Are These Ads Too Controversial For The NYC Subway?

Photo: Courtesy of Thinx.
Update: Thinx has received approval from Outfront Media to go forward with its original ad campaign. New Yorkers can look for the ads at the Bedford L station in Brooklyn starting November 10. This article was originally published on October 21, 2015. We know an offensive subway ad when we see one, and, in our humble opinion, the above ad from Thinx period-proof underwear does not fit that description. It's intriguing, yes, and surprisingly minimalist compared to other advertisements we've encountered on our morning commute, but in no way is it too scandalous for public viewing. These ads haven't garnered any outcry or controversy from viewers — so why is the agency that runs advertising on New York City trains dragging their heels on approving them? In answering that question, cofounder and CEO of Thinx Miki Agrawal does not mince words: "We live in a patriarchal society," she tells us over the phone. "The period conversation makes them uncomfortable," she says, and that's why "there’s such a double standard with what’s allowed to be up there." Thinx underwear is designed to work in place of pads and tampons on days when a woman's period is light to medium in its flow. Agrawal spent three and half years designing the panties to be antimicrobial, absorbent, and resistant to leaks and stains. She describes them as empowering, protective, and worry-free. With that in mind, you can understand her confusion, frustration, and anger upon hearing from Outfront Media, the advertising contractor for NYC's Metropolitan Transit Authority (MTA), that Thinx's ads needed to be changed significantly before they could appear on the subway — denying the product exposure to more than 5.5 million commuters.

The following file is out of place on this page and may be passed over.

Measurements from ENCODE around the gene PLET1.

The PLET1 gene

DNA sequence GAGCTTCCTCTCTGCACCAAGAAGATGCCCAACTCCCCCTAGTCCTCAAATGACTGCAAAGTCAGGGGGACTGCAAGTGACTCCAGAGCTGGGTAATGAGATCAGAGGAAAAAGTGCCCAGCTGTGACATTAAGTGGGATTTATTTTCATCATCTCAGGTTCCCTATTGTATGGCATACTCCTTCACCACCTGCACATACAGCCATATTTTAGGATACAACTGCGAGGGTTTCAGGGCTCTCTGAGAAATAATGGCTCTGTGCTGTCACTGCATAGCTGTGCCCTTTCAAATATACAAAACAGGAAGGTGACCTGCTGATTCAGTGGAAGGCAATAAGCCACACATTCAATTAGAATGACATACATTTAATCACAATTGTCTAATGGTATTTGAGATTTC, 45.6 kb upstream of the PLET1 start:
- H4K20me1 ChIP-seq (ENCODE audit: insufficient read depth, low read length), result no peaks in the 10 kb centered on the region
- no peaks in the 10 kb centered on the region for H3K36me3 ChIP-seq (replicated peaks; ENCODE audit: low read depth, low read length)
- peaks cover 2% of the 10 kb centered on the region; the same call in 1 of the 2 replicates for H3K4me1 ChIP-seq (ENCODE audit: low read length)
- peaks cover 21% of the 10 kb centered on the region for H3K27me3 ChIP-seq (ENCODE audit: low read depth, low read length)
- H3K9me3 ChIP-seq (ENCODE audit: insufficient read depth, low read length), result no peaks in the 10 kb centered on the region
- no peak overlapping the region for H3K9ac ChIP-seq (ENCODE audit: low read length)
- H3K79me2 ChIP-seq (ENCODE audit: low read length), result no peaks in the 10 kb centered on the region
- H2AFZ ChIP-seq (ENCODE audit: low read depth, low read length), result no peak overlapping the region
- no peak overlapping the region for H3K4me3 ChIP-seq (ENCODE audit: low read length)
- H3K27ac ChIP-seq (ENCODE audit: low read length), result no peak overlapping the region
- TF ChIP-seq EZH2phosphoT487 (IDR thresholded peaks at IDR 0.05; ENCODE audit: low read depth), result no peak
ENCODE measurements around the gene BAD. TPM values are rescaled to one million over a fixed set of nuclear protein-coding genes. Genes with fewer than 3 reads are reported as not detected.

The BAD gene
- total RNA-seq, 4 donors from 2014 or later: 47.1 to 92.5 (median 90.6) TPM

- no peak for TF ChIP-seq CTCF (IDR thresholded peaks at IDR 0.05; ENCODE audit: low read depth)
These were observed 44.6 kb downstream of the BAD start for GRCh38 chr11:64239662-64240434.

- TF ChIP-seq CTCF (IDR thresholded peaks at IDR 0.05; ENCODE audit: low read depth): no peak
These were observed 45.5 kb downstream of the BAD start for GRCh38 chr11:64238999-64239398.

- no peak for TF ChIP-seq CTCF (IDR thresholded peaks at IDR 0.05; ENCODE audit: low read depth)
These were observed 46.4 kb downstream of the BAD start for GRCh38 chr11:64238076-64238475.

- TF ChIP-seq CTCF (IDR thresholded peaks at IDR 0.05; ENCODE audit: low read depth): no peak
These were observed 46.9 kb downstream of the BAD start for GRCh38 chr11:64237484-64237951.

Photo: Courtesy of Thinx.
"We are well within the guidelines" of the MTA's advertising standards, Agrawal tells us. She describes other ads that have been posted in subway cars without complaint or censure, including those for breast augmentation (which, much like the ad above for Thinx, feature grapefruit imagery). "You can use a grapefruit to represent breasts, but you can’t use them to represent another [part of] female anatomy?" Agrawal asks. She adds that "there’s just such a sexist double standard right now" in the world of advertising. Agrawal is not the first to condemn what she calls "the oversexualization of women in advertising," but she's the most prepared to take a stand against the trend. When asked about her plans for Thinx's ads going forward, she instantly responds: "We’re not changing them. We’re going to fight this until they approve it." Responding to our request for comment, an Outfront Media spokesperson writes: "We suggested changes that we felt were appropriate for the riding public and were hoping to work with the advertiser to refine the copy." The review process is still ongoing, so we'll be watching what happens. Given the work Thinx has done to destigmatize menstruation (and the brand's commitment to bolstering girls' education in Uganda), we certainly hope to catch one of these ads on a future subway ride — grapefruits and all.

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